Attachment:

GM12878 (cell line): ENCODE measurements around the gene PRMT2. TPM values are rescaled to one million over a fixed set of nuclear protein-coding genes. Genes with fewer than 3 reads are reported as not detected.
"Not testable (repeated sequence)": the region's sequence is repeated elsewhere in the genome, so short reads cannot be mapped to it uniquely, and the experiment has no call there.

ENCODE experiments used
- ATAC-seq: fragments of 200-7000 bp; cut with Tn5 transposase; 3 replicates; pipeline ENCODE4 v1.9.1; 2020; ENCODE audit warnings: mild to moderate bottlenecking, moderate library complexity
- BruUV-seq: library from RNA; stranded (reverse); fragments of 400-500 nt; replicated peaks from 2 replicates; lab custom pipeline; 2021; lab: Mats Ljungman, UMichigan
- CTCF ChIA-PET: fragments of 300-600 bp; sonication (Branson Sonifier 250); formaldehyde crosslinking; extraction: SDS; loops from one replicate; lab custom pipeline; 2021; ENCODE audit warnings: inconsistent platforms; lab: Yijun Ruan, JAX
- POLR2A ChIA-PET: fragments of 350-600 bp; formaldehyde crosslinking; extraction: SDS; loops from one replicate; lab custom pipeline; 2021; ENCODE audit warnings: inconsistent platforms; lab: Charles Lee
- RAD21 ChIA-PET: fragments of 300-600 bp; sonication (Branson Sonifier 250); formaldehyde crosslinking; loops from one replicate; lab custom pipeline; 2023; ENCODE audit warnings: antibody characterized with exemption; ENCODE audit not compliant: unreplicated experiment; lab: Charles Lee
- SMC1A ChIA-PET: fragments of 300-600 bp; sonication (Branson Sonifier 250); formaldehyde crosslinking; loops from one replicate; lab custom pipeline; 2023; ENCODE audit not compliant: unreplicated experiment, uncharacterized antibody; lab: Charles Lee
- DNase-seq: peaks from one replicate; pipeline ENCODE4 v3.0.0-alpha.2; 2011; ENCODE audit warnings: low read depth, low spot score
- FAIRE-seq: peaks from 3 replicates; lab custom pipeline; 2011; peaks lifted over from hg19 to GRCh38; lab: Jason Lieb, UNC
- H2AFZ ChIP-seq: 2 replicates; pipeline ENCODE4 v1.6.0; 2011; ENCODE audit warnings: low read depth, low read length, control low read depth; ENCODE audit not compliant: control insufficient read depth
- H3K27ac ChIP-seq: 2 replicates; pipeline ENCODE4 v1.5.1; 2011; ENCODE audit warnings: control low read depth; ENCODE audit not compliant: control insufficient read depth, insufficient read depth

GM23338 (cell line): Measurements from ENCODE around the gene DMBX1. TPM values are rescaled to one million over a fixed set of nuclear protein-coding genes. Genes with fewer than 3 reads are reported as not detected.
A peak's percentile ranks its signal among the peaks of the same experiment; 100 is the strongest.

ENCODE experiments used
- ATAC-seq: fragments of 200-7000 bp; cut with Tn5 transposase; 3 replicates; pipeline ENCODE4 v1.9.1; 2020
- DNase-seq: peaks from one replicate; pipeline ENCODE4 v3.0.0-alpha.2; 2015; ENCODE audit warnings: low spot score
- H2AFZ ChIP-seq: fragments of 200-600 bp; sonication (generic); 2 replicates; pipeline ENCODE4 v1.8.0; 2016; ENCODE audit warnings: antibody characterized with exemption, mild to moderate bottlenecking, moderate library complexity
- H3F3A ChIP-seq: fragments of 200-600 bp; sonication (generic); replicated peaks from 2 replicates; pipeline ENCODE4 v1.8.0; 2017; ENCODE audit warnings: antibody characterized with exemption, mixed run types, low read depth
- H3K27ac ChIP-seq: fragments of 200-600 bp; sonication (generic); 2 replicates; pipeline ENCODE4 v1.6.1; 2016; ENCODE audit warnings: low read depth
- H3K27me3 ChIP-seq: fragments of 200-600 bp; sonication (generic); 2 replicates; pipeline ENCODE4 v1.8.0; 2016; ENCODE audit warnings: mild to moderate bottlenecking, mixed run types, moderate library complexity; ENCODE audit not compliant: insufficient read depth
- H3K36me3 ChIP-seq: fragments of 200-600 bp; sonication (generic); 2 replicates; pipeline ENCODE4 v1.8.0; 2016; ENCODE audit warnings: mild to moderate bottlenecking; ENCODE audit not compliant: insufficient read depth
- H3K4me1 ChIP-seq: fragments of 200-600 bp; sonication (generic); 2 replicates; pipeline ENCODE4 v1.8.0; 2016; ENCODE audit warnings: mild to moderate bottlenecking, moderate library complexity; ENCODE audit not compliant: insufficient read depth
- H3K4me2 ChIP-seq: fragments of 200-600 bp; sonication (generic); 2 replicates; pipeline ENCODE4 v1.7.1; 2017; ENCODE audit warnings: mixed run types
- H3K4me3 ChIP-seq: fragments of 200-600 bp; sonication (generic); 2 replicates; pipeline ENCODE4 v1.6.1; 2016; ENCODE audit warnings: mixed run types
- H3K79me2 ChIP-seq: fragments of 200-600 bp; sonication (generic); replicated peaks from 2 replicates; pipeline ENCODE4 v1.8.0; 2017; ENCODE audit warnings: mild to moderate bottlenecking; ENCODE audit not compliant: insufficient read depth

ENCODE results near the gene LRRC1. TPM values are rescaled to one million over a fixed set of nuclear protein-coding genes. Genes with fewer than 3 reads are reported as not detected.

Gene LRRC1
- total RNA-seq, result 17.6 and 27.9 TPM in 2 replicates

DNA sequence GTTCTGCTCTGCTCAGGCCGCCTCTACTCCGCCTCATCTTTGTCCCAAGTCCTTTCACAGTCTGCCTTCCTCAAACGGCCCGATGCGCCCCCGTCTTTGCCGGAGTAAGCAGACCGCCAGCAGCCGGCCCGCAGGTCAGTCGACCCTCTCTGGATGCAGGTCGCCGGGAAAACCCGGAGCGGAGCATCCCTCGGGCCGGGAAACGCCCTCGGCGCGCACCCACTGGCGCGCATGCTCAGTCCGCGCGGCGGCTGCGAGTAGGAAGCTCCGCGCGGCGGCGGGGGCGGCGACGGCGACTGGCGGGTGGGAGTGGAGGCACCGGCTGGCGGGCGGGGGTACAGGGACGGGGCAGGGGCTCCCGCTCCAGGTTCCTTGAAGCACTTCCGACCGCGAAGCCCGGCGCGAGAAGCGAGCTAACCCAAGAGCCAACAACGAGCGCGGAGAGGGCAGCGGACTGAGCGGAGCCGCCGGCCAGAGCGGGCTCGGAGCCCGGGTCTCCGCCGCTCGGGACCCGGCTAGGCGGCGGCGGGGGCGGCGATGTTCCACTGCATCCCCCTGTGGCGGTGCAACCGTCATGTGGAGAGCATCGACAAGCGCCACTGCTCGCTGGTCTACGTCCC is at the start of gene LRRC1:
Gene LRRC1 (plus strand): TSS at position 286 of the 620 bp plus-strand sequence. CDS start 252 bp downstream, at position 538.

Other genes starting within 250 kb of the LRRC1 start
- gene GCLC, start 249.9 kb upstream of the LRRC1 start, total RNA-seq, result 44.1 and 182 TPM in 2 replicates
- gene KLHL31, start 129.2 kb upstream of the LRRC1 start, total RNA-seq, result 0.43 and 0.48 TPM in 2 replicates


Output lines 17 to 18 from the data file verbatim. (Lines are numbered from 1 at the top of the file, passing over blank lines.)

- ATAC-seq: fragments of 200-7000 bp; cut with Tn5 transposase; 3 replicates; pipeline ENCODE4 v1.9.1; 2020
- DNase-seq: peaks from one replicate; pipeline ENCODE4 v3.0.0-alpha.2; 2015; ENCODE audit warnings: low spot score